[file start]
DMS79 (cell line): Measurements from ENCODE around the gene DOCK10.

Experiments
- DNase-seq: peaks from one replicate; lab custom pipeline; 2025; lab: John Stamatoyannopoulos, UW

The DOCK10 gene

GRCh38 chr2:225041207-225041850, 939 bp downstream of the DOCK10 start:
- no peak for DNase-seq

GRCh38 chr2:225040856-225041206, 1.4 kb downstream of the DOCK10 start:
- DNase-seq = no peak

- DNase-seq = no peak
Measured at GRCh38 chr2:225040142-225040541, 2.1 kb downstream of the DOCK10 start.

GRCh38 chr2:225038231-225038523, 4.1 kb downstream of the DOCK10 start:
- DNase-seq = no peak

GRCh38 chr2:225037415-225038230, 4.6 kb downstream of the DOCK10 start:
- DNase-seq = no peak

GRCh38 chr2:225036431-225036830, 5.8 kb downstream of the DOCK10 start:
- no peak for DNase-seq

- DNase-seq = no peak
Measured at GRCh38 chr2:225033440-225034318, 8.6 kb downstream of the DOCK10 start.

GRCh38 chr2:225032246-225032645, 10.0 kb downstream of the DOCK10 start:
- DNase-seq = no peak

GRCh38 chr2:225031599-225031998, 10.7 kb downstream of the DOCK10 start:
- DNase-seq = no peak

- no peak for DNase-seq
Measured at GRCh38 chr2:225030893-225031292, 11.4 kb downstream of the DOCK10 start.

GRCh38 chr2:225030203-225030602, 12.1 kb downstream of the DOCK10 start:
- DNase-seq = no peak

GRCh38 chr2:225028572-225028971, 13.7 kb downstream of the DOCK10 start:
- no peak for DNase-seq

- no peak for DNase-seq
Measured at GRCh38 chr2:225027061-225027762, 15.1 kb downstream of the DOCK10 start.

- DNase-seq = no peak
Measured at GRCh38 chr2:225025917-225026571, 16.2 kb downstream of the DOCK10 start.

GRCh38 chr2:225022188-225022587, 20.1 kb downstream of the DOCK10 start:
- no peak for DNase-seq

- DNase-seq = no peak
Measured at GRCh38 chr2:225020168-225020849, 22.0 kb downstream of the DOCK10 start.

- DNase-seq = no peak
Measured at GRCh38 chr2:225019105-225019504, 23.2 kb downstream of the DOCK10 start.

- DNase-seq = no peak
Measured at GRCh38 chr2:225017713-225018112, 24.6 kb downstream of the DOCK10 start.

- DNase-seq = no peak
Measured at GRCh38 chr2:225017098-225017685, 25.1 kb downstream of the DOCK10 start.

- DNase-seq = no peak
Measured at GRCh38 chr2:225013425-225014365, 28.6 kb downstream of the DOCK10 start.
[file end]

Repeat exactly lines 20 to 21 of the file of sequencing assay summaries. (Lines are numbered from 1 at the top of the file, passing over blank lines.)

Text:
- DNase-seq = no peak

GRCh38 chr2:225031599-225031998, 10.7 kb downstream of the DOCK10 start: